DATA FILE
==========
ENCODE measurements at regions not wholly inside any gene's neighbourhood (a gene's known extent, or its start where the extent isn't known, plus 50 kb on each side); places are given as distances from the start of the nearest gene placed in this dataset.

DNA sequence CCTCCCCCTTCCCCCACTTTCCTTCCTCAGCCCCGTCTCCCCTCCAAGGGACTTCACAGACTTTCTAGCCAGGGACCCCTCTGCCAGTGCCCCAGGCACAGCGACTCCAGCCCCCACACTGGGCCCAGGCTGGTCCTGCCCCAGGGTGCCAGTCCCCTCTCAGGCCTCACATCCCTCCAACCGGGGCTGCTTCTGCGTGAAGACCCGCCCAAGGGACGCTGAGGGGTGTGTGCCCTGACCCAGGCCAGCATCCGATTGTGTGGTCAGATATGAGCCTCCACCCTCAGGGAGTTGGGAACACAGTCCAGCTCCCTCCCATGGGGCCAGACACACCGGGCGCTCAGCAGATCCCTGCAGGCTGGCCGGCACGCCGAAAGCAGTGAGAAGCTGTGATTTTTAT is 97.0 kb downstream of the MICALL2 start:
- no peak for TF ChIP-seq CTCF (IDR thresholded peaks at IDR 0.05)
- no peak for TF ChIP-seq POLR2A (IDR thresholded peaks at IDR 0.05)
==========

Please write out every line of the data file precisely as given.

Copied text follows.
ENCODE measurements at regions not wholly inside any gene's neighbourhood (a gene's known extent, or its start where the extent isn't known, plus 50 kb on each side); places are given as distances from the start of the nearest gene placed in this dataset.

DNA sequence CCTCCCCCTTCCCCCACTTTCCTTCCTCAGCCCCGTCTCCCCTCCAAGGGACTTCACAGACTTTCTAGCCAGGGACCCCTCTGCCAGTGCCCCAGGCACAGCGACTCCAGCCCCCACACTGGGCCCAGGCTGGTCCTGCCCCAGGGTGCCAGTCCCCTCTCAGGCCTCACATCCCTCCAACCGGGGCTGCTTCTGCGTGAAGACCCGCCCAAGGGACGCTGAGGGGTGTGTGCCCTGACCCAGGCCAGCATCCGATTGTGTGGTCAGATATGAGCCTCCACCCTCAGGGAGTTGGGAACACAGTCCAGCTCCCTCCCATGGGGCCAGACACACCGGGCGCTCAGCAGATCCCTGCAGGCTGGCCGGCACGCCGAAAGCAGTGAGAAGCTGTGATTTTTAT is 97.0 kb downstream of the MICALL2 start:
- no peak for TF ChIP-seq CTCF (IDR thresholded peaks at IDR 0.05)
- no peak for TF ChIP-seq POLR2A (IDR thresholded peaks at IDR 0.05)